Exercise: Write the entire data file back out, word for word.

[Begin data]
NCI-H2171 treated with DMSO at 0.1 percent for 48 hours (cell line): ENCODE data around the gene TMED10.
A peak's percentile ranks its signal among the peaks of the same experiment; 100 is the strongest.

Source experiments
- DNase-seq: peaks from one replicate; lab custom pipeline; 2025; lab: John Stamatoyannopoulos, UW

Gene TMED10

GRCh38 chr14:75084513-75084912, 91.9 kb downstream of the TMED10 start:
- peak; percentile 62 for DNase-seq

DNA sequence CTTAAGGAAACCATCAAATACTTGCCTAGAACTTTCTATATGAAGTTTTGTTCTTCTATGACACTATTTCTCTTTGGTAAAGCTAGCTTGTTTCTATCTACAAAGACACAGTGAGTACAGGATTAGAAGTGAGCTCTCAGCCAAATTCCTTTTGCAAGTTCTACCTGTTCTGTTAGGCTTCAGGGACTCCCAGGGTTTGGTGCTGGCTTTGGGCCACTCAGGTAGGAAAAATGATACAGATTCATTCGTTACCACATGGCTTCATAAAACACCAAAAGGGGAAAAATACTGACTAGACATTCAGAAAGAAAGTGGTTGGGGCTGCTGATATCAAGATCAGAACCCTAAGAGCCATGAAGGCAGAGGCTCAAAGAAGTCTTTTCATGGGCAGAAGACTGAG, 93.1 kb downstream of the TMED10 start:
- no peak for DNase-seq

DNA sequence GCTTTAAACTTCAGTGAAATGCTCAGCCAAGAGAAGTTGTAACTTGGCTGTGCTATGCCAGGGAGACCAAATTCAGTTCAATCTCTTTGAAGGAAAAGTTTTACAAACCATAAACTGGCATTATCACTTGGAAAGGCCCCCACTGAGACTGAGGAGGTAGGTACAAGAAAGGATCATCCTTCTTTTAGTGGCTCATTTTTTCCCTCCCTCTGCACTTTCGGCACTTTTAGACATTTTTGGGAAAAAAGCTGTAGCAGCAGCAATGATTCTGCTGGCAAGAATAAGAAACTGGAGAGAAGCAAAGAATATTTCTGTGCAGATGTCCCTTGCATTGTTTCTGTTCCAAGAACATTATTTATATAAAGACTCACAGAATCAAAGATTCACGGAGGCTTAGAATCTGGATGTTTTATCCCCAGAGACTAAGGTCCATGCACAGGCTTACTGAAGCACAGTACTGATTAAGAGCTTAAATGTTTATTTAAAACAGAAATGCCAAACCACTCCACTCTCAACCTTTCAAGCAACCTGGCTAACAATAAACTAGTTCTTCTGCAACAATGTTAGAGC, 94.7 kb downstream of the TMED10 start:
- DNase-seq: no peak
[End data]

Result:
NCI-H2171 treated with DMSO at 0.1 percent for 48 hours (cell line): ENCODE data around the gene TMED10.
A peak's percentile ranks its signal among the peaks of the same experiment; 100 is the strongest.

Source experiments
- DNase-seq: peaks from one replicate; lab custom pipeline; 2025; lab: John Stamatoyannopoulos, UW

Gene TMED10

GRCh38 chr14:75084513-75084912, 91.9 kb downstream of the TMED10 start:
- peak; percentile 62 for DNase-seq

DNA sequence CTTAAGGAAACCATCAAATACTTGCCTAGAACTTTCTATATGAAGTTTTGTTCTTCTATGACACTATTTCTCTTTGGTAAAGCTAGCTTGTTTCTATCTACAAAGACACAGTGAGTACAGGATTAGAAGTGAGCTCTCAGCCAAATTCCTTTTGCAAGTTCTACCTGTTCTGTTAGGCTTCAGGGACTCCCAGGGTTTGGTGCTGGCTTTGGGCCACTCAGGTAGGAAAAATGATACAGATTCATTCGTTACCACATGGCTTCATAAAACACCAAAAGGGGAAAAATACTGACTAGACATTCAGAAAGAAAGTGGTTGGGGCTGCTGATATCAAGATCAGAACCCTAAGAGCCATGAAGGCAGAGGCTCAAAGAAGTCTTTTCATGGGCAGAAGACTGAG, 93.1 kb downstream of the TMED10 start:
- no peak for DNase-seq

DNA sequence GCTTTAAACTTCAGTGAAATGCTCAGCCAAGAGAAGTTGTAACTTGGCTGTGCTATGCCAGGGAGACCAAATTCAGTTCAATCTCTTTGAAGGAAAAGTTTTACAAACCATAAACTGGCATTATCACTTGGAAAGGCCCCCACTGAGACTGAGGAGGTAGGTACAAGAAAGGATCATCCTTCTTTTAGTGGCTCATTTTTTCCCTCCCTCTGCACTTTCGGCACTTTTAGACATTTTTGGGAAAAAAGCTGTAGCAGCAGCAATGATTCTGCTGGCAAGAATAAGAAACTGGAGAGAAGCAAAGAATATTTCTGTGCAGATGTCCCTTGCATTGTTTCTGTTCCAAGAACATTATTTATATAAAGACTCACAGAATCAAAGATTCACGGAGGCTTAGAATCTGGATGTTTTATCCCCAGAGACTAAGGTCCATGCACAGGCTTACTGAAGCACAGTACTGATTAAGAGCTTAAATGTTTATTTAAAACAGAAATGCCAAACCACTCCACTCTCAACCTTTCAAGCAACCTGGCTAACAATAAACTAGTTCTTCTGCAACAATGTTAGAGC, 94.7 kb downstream of the TMED10 start:
- DNase-seq: no peak